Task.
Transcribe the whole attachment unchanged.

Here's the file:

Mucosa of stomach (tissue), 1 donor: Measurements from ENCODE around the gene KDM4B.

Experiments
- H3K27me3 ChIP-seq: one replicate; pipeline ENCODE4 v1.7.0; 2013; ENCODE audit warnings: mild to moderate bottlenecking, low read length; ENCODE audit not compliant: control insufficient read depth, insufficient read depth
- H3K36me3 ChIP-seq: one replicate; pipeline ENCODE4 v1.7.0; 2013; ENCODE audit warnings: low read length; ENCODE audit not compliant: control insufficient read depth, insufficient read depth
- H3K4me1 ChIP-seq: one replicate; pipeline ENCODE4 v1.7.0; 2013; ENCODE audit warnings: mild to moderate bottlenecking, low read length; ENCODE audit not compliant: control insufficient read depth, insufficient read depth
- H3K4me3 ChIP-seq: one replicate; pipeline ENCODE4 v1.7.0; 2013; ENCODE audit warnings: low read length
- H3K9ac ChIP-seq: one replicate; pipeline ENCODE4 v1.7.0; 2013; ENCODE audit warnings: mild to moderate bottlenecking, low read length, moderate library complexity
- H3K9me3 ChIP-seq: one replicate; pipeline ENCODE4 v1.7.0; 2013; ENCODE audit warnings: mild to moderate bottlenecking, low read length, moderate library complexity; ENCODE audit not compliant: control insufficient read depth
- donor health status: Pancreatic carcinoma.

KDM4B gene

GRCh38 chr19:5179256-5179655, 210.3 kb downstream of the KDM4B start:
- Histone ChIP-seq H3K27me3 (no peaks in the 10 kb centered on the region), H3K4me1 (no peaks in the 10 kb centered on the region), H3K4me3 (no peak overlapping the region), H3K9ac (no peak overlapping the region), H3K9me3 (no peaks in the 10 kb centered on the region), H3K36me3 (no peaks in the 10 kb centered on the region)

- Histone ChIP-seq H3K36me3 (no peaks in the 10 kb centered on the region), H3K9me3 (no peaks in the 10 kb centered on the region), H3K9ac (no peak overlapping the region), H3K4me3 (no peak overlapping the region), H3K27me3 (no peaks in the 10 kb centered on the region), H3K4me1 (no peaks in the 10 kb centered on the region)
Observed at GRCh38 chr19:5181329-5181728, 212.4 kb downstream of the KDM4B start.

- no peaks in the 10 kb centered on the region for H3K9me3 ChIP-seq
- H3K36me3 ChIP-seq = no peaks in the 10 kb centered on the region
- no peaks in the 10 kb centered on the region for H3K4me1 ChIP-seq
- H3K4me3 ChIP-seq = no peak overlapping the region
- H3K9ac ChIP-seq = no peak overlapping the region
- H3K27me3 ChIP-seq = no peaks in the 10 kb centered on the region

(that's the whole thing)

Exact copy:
Mucosa of stomach (tissue), 1 donor: Measurements from ENCODE around the gene KDM4B.

Experiments
- H3K27me3 ChIP-seq: one replicate; pipeline ENCODE4 v1.7.0; 2013; ENCODE audit warnings: mild to moderate bottlenecking, low read length; ENCODE audit not compliant: control insufficient read depth, insufficient read depth
- H3K36me3 ChIP-seq: one replicate; pipeline ENCODE4 v1.7.0; 2013; ENCODE audit warnings: low read length; ENCODE audit not compliant: control insufficient read depth, insufficient read depth
- H3K4me1 ChIP-seq: one replicate; pipeline ENCODE4 v1.7.0; 2013; ENCODE audit warnings: mild to moderate bottlenecking, low read length; ENCODE audit not compliant: control insufficient read depth, insufficient read depth
- H3K4me3 ChIP-seq: one replicate; pipeline ENCODE4 v1.7.0; 2013; ENCODE audit warnings: low read length
- H3K9ac ChIP-seq: one replicate; pipeline ENCODE4 v1.7.0; 2013; ENCODE audit warnings: mild to moderate bottlenecking, low read length, moderate library complexity
- H3K9me3 ChIP-seq: one replicate; pipeline ENCODE4 v1.7.0; 2013; ENCODE audit warnings: mild to moderate bottlenecking, low read length, moderate library complexity; ENCODE audit not compliant: control insufficient read depth
- donor health status: Pancreatic carcinoma.

KDM4B gene

GRCh38 chr19:5179256-5179655, 210.3 kb downstream of the KDM4B start:
- Histone ChIP-seq H3K27me3 (no peaks in the 10 kb centered on the region), H3K4me1 (no peaks in the 10 kb centered on the region), H3K4me3 (no peak overlapping the region), H3K9ac (no peak overlapping the region), H3K9me3 (no peaks in the 10 kb centered on the region), H3K36me3 (no peaks in the 10 kb centered on the region)

- Histone ChIP-seq H3K36me3 (no peaks in the 10 kb centered on the region), H3K9me3 (no peaks in the 10 kb centered on the region), H3K9ac (no peak overlapping the region), H3K4me3 (no peak overlapping the region), H3K27me3 (no peaks in the 10 kb centered on the region), H3K4me1 (no peaks in the 10 kb centered on the region)
Observed at GRCh38 chr19:5181329-5181728, 212.4 kb downstream of the KDM4B start.

- no peaks in the 10 kb centered on the region for H3K9me3 ChIP-seq
- H3K36me3 ChIP-seq = no peaks in the 10 kb centered on the region
- no peaks in the 10 kb centered on the region for H3K4me1 ChIP-seq
- H3K4me3 ChIP-seq = no peak overlapping the region
- H3K9ac ChIP-seq = no peak overlapping the region
- H3K27me3 ChIP-seq = no peaks in the 10 kb centered on the region